At 7:00 pm on January 20, we shared a tour of the new Bernard & S. Dean Levy Galleries. The Levy family has been active in the field of Americana since 1901. The company moved to the heart of Chelsea this year, into a dazzling, sunlit loft space. Frank Levy, President, shared a personal tour that highlighted some amazing pieces of furniture. Beginning with an impressive desk and bookcase made in Warren, RI, around 1780-1790. Cabinetmaker Ichabod Cole signed the bottom of one of the drawers increasing the piece’s historic appeal. With the help of Pat Kane’s Rhode Island Furniture Archive at Yale, much is known about Cole’s biography and techniques. Their findings build upon the history of more prominent Newport cabinetmakers such as John Townsend and John Goddard by highlighting another craftsman who produced exceptional work. Cole’s desk also features unique foliage carving added to the central shell on the face of the central interior desk door. Find out more about the exceptional collection at Levy on their website and learn more about Ichabod Cole in this article.
The morning of January 21 we had the pleasure of sharing a tour of Hostler Burrows, a Greenwich Village gallery that specializes in 20th century Scandanivian furniture as well as contemporary ceramics and glass. This seemingly unusual blend of materials and styles has attracted a dedicated fan base of high-profile clients in New York and their satellite gallery in Los Angeles. The couple has been operating since 1995 and have seamlessly blended geographies, materials, and periods with their impeccable and seemingly effortless sense of aesthetics. A personal favorite from the tour was the Frida Fjellman light fixture that can be seen sparkling in the store window. Fjellman’s dogmatic rejection of decoration plays with iconic forms such as the crystals of a chandelier. In this light fixture, she enlarges the form of a chandelier crystal to create luminous oversized gems. Although this gallery does not specialize in Americana, we were thrilled to share such an inspiring breadth of handcrafted objects.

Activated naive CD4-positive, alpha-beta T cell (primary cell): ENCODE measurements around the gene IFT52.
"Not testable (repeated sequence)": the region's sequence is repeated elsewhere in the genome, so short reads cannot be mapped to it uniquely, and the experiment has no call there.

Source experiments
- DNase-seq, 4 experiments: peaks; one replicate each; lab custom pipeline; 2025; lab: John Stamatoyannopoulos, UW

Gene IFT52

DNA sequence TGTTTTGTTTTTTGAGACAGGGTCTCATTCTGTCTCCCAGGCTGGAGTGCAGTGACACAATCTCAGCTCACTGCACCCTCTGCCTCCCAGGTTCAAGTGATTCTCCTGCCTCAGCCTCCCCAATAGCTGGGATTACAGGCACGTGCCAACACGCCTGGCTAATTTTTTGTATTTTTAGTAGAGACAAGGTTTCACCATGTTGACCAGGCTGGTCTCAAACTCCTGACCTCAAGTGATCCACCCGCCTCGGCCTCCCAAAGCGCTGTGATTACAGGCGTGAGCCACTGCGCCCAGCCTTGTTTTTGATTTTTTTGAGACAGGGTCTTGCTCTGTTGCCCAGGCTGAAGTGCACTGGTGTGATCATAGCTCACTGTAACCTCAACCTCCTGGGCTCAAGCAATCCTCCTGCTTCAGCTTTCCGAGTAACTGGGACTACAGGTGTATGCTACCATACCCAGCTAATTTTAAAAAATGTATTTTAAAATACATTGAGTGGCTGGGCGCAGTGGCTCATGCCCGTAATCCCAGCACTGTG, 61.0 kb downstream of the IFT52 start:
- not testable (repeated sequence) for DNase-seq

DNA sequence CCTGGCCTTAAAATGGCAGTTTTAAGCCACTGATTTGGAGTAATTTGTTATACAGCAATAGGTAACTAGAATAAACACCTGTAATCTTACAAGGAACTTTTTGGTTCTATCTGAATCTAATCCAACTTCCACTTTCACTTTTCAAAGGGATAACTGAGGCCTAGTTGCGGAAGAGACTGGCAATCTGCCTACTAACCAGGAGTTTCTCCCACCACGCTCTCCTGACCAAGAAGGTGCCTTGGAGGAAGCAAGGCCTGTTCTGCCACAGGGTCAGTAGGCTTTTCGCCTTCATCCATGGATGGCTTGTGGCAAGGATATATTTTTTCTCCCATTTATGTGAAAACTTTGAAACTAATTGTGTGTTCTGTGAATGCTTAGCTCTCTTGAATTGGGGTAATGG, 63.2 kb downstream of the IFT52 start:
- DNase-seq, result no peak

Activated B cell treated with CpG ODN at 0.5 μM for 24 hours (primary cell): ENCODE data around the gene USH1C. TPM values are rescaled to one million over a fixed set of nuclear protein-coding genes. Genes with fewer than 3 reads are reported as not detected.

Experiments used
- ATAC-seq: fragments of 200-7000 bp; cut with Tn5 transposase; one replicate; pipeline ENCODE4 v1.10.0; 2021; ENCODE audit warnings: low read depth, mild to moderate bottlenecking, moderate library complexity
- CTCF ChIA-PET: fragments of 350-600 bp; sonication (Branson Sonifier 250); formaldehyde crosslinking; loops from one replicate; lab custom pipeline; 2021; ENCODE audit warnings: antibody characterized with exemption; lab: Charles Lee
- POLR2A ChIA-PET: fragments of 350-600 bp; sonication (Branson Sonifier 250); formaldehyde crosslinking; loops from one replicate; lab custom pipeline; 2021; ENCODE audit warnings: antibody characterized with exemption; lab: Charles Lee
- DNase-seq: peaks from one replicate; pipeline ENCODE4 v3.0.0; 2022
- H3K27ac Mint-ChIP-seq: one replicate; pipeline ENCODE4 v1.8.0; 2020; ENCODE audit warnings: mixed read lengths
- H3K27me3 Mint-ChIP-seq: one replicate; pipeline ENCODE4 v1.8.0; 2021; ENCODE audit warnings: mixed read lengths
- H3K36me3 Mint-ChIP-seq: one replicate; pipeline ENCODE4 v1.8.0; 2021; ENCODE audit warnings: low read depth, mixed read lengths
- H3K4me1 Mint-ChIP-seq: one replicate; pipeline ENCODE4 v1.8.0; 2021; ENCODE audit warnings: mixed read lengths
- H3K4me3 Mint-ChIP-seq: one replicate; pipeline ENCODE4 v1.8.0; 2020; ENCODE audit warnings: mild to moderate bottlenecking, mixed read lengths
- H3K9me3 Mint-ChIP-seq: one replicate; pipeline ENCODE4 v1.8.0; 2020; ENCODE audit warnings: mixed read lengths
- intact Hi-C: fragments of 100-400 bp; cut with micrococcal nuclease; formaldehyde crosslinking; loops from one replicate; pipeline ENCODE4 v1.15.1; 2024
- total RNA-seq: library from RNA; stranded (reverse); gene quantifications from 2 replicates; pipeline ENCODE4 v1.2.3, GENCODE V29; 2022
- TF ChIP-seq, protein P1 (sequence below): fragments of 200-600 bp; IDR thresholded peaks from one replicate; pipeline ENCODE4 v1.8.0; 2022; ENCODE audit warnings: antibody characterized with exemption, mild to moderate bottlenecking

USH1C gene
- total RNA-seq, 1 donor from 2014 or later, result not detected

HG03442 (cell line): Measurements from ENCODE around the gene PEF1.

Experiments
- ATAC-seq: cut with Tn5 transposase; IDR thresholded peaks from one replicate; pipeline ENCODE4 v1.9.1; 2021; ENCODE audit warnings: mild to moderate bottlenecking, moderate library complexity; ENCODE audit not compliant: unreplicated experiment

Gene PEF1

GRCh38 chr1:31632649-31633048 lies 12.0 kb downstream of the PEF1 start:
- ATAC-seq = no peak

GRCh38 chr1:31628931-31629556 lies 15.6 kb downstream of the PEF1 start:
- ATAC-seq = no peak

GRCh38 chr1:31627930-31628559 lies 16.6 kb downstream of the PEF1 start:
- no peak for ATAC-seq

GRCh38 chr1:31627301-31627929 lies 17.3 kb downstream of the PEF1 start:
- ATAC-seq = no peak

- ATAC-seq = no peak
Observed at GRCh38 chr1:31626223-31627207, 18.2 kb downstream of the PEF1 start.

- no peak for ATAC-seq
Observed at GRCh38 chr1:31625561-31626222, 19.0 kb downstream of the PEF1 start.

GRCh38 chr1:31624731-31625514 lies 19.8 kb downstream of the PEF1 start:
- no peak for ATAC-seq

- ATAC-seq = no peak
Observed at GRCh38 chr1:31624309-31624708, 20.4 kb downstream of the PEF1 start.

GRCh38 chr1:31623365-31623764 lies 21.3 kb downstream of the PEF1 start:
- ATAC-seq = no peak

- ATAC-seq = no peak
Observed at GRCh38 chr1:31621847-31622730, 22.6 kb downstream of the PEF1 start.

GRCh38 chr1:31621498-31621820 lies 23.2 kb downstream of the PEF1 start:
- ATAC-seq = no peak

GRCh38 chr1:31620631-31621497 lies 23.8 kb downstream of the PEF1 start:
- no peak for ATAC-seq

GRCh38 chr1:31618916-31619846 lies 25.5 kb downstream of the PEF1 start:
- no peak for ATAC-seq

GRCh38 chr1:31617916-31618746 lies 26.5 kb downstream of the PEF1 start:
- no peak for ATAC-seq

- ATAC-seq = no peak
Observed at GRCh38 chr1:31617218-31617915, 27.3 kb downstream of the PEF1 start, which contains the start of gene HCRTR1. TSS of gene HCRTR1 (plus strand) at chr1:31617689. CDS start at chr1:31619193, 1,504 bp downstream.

We finished out New York Americana Week programming with a tour at the Brooklyn Museum featuring their recent exhibition Design: 1800 to Now. Catherine Futter, Senior Curator of Decorative Arts, and Elizabeth St. George, Assistant Curator of Decorative Arts, shared a range of incredible objects that emphasize the evolution of design over time. The tour began with a case that holds both the Century Vase and the Brooklyn Century Vase. The Century Vase was created for the U.S. Centennial Exhibition in Philadelphia in 1876. This monumental vase was designed by a German-born sculptor and made by Union Porcelain Works of Green Point, Brooklyn. The vase was intended to showcase Union Porcelain’s artistic and technical merit, but, as Catherine Futter said in her tour, “It also was celebrating what we now look at as white settlement progress.” Scenes on the vase depict and celebrate the telegraph, the Singer sewing machine as well as George Washington and William Penn making their land treaty with the Lenape. Standing next to that vase is modern interpretation made by Philadelphia-based ceramic artist, Roberto Lugo. Lugo’s modern interpretation depicts and celebrates icons of Brooklyn’s 19th and 20th-century history, including the Brooklyn Bridge, the Notorious B.I.G., and other iconic figures and moments. The case sets the tone of an exhibition that aims to be more inclusive and look at objects from Europe and America with a fresh perspective.
We were thrilled with the participation in this program and delighted to share these incredible scholars, sites, and objects. We thank all of our hosts for their time, graciousness, and expertise. Thank you to all who attended, and we look forward to next year when we can share sites together in person.
The Trust’s calendar of events shows upcoming virtual and in-person programs. For updates on registration openings, sign up for our e-newsletter and follow us on Facebook and Instagram. The Trust is a 501(c)(3) non-profit organization that appreciates the involvement of members and donors who make programming like this possible.
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Formerly known as the "blog,” the Bulletin features new research and scholarship, travelogues, book reviews, and museum and gallery exhibitions. The Bulletin complements The Magazine of the Decorative Arts Trust, our biannual members publication.